Understanding Mindfulness


Understanding Mindfulness

Mindfulness-Based Cognitive Therapy

Mindfulness-Based Cognitive Therapy (MBCT) was designed specifically to help people who are prone to recurring depression. It combines mindfulness techniques like meditation, breathing exercises and stretching, with elements from cognitive therapy to help break the negative thought patterns that are characteristic of recurrent depression.

MBCT is recommended by the National Institute for Health and Care Excellence (NICE) as an effective treatment for people who suffer from recurrent episodes of depression. Evidence shows that MBCT can, on average, reduce the risk of relapse of recurrent depression by 43% (Mark et al, 2014).

Research also suggests that it’s particularly effective for groups who are more likely to relapse (Teasdale et al, 2000), as well as being a cost-effective and accessible treatment for individuals and providers, due to its psycho-social approach to staying well (Williams & Kuyken, 2012).

MBCT teaches people to pay attention to the present moment, rather than worrying about the past or the future, and to let go of the negative thoughts that can tip them over into depression. It also gives people a greater awareness of their own body, helping them to identify the signs of oncoming depression and ward off the episode before it starts. The core elements of MBCT are included in our online mindfulness course.

Almost three-quarters of GPs think mindfulness meditation would be helpful for people with mental health problems. Unfortunately this is not reflected in the findings of our 2010 survey, which revealed that 69% of GPs said they rarely or never refer their patients with recurrent depression for MBCT. Long-term courses of anti-depressants are typically used, with 75% of GPs prescribing anti-depressants to treat patients with recurrent depression, despite the ongoing findings of the effectiveness of MBCT. This is possibly due to the limited availability of the therapy as an NHS treatment (Rycroft-Malone et al, 2014).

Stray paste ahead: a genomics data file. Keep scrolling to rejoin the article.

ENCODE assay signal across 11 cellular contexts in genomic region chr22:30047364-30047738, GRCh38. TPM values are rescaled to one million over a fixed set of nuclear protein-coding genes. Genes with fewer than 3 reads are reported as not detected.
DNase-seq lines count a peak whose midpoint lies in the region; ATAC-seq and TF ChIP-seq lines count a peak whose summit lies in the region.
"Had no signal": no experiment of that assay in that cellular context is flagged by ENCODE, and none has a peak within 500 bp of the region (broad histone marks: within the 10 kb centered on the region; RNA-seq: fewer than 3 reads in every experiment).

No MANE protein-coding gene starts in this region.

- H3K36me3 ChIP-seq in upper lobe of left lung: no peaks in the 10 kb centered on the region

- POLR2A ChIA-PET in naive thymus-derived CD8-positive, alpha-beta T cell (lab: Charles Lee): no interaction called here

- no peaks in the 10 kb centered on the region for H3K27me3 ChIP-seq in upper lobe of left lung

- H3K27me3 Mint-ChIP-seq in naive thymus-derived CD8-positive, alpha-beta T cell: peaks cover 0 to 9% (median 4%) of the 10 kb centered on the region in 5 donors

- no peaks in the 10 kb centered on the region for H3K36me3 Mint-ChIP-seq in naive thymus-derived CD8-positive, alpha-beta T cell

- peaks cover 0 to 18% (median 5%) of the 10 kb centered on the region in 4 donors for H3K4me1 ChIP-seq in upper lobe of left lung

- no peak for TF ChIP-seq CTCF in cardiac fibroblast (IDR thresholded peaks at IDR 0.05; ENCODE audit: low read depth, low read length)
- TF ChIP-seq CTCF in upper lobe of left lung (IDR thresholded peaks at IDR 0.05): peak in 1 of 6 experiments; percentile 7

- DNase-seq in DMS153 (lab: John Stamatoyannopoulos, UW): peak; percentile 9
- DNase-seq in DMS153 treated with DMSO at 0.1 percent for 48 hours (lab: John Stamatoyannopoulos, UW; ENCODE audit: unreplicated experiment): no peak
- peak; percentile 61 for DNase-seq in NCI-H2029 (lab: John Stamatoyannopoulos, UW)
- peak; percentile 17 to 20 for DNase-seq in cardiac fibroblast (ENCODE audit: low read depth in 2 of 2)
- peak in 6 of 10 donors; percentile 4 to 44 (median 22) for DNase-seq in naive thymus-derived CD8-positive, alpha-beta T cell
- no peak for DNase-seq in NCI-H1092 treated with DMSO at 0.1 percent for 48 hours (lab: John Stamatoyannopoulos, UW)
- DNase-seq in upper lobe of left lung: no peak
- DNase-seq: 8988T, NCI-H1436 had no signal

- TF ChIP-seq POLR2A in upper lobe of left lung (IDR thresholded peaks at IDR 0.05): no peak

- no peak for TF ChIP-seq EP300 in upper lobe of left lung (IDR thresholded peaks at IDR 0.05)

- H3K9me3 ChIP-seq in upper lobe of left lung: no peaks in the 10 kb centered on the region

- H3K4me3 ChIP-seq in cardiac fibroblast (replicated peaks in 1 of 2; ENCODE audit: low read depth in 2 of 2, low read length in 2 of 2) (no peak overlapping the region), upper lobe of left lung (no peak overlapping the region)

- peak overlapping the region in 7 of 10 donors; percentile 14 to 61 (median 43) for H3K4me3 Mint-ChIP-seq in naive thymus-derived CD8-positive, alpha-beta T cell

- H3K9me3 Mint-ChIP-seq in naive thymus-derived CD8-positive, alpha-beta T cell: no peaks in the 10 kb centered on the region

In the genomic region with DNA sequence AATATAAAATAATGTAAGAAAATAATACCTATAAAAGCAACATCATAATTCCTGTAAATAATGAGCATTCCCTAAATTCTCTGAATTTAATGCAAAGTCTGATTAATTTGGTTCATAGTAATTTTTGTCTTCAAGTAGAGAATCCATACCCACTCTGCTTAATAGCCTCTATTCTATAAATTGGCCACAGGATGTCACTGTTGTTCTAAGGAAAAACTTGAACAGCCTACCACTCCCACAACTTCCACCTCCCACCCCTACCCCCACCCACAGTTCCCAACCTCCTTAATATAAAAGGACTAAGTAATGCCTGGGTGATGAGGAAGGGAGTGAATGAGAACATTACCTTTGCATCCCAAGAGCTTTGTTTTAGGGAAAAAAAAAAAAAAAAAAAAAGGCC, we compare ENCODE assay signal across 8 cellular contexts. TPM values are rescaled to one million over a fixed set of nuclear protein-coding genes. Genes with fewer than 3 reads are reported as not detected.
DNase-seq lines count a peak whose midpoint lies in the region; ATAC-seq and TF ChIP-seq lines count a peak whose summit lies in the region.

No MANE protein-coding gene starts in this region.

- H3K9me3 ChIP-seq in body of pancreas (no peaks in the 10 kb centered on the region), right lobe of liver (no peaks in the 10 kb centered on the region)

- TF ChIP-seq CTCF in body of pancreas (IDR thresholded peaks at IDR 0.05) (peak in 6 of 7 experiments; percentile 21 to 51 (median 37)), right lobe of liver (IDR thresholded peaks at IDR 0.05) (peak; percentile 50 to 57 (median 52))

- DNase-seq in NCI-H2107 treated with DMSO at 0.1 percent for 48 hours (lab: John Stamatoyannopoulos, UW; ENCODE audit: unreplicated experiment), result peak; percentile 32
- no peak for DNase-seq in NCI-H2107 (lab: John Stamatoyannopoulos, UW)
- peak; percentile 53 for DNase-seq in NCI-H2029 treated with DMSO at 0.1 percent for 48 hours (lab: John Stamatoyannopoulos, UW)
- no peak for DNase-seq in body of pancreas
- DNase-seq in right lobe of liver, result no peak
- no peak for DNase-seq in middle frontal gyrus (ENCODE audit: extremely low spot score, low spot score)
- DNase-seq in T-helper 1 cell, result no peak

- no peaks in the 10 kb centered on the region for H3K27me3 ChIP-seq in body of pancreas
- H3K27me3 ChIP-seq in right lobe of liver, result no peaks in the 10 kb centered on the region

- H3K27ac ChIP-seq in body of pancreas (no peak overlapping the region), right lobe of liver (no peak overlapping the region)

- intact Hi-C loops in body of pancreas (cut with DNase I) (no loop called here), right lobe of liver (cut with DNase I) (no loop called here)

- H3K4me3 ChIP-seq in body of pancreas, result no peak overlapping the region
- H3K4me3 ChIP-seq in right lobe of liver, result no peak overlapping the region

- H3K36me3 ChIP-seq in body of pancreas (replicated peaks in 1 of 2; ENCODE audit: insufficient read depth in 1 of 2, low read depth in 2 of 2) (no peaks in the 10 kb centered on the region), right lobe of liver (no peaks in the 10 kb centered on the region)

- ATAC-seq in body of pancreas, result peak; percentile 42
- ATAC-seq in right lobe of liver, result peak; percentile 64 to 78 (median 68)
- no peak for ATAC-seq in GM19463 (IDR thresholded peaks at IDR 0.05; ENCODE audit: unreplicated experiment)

Evidence from clinical trials across the globe is compelling, and while more trials are needed, the case for mindfulness is growing by the day!

Try this 10 minute exercise by co-founder of MBCT, Professor Mark Williams. It features a series of breathing and visualisation techniques.

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Mark, J., et al (2014) Mindfulness-Based Cognitive Therapy for Preventing Relapse in Recurrent Depression: A Randomized Dismantling Trial, Journal of Consulting and Clinical Psychology

Rycroft-Malone, J., et al (2014) Accessibility and Implementation in UK Services of and Effective Depression Relapse Intervention Programme – Mindfulness-Based Cognitive Therapy (MBCT): ASPIRE Study Protocol, Implementation Science

Teasdale et al (2000) Prevention of Relapse/Recurrence in Major Depression by Mindfulness-Based Cognitive Therapy, Journal of Consulting and Clinical Psychology

Williams, M., Kuyken, W (2012) Mindfulness-Based Cognitive Therapy: A Promising New Approach to Preventing Depressive Relapse, The British Journal of Psychiatry